Modi, Rahul, Kejriwal have different idioms, varied styles (Election Special)
They are the lead campaigners of parties contesting over 400 Lok Sabha seats and are slugging it out in the heat and dust of elections. Narendra Modi, Rahul Gandhi and Arvind Kejriwal have campaign styles driven by their different persona and vision for the country and seek to connect in their own way with the masses.
Modi (63) and Gandhi (43) also represent a generationtional change in their parties. Kejriwal, 45, is the new and spirited challenger, keen to change the established political order.
Modi is the prime ministerial candidate of the Bharatiya Janata Party. Gandhi is leading the campaign of the Congress and Kejriwal is the main campainger of the Aam Aadmi Party.
Modi has embarked on a planned and well-publicisied campaign and is expected to some 185 "Bharat Vijay" rallies before campaigning for the Lok Sabha polls ends next month. Modi has garnered so much media attention that BJP's national campaign effectively centers around him.
Congress sources said Rahul Gandhi is expected to address about 80 more rallies over the next month. Congress president Sonia Gandhi is also slated to address rallies across states.
Kejriwal, who is pitted against Modi in Varanasi, has been reaching out to peole through road shows and rallies in different states.
AAP sources said that Kejriwal will focus on Varnasi in the coming days.
Modi likes to engage with the audience during his speeches and laces his remarks with sarcasm. He poses questions and then seeks replies from the gathering. Modi raises local issues to build enthusiasm among people, some of whom resort to sloagneering in his favour.
Unsparing in his attacks, Modi almost ritualistically takes digs at the Nehru-Gandhi family. A natural speaker who appears at ease, Modi delivers his punches hard. He speaks at an easy pace and tries to use expressions that can create headlines.
In his rallies in Haryana and Rajasthan, Modi made jibes at Congress over the alleged land deals of Sonia Gandhi's son-in-law Robert Vadra . He refers to Rahul Gandhi as "shehzada (prince) and to the Congress as the "sultanate (Mughal k"ngdom)".
Modi uses Hindi adages to sharpen his attack and speaks on an array of issues including price rise, defence, women's security and education. Modi has sought to identify himself with the the expectations of aspiring classes and presents himself as a strong alternative to the perceived discontent among people with the Congress-led United Progressive Alliance government on issues of price rise, corruption and "policy paralysis."
Rahul Gandhi's speeches have been increasingly targeted towards Modi, portraying him as a know-all, dictatorial leader with a communal mindset.
Gandhi looks less grim than his BJP rival and delivers his speeches in a less serious and sarcastic tone. He talks about entitlements brought about by the Congress in the last 10 years and seeks to identify the party with the poor, the youth and the middle classes.
Gandhi presents himself as a leader who likes to work by consultation and consensus, who values the opinion of others and wants to sort out problems through the process of accommodation. Gandhi appears keen to look informal, accessible and approachable. In some of his rallies he has dressed in jeans and a kurta - a sartorial combination popular across college and university campuses.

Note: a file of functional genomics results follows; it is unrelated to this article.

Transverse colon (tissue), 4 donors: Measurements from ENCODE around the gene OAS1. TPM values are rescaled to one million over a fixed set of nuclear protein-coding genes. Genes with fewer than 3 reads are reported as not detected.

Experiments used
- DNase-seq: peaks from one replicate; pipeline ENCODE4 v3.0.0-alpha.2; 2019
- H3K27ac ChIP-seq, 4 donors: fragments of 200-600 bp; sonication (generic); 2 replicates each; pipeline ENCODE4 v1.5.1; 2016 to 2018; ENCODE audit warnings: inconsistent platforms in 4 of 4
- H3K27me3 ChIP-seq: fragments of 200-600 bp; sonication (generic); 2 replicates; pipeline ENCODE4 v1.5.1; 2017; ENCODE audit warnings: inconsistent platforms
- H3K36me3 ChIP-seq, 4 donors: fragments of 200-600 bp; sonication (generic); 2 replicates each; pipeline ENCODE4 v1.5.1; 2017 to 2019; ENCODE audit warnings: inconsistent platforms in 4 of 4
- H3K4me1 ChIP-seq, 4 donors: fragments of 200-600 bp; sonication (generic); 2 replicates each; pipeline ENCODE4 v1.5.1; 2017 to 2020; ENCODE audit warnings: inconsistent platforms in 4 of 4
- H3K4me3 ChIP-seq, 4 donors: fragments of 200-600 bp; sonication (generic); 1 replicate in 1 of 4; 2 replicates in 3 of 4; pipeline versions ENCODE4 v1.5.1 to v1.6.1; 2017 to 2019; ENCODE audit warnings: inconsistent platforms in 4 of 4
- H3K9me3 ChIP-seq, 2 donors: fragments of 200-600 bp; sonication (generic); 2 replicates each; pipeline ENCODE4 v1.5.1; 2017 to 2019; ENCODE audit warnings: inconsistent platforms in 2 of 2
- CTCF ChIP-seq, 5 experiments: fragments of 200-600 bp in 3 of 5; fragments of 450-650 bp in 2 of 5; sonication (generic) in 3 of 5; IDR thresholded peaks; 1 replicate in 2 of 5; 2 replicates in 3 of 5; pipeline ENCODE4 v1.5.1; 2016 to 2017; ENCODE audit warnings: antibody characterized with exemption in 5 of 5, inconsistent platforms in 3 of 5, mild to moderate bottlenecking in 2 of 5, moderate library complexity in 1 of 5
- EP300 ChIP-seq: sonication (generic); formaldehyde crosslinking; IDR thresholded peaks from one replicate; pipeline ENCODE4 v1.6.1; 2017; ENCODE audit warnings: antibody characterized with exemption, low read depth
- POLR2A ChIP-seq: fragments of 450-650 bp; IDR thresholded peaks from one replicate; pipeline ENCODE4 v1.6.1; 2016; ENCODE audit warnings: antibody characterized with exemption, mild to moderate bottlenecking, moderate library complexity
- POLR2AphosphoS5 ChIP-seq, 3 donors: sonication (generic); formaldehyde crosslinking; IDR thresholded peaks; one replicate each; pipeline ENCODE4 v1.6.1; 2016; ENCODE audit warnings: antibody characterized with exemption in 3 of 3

Gandhi's speeches can appear repetitive to those who follow him closely.
In his rallies, Gandhi has targeted Modi over the Gujarat model of development and snoopgate and the BJP over "divisive politics". He has also sought to present Congress as a unifying force whose heart is with the poor and which is keen to expand opportunities for every Indian.
Kejriwal speaks and dresses in the manner of the common man. Normally clad in a shirt and trouser, Kejriwal's delivery style is simple, direct and forthright. He seeks to avoid rhetorical flourishes and speaks like a man who does not want to indulge in the politics of compromise.
Kejriwal does not move with heavy security and associated paraphernalia. Kejriwal speaks with confidence and seeks to link success and failure of his party with that of common man. He gives the impression of a leader detached from the privileges and perks of high office with a keen desire to end the problems of the people.
Battling allegations of being a "quitter" after his AAP government resigned in less than two months of assuming power after the Delhi assembly elections, Kejriwal presents himself as a leader prepared to make any sacrifice for his principles.
His attacks on the Congress and BJP for their alleged cosiness with the corporates and his strong anti-corruption plank appears to have struck a chord with people.
AAP is perhaps the only party in the country which has put up candidates on over 400 Lok Sabha seats in less than two years of its formation and looks poised to achieve status of a national party.
Political analysts said that Modi, Gandhi and Kejriwal were trying to be strident in their own ways.
Senior journalist B. G. Verghese said that people coming for rallies do not necessarily vote for the same party.
"Each of them has his own style. Modi is asking votes for himself and is very strident in his stance and so is Rahul and Kejriwal. They also repeat themselves," Verghese told IANS.
He said BJP has launched a concerted advertisement campaign and questions would be raised about the money involved.
Subrata Mukherjee, a political analyst who taught at Delhi University, said Modi was the most impressive of the three lead"rs as "he has the punch".
"He also answers charges leveled against him. He has developed the Gujarat model and has something to show which others do not. He carefully picks on the weak points of his opponents," Mukherjee told IANS.
(Prashant Sood can be contacted at email@example.com)
(Posted on 13-04-2014)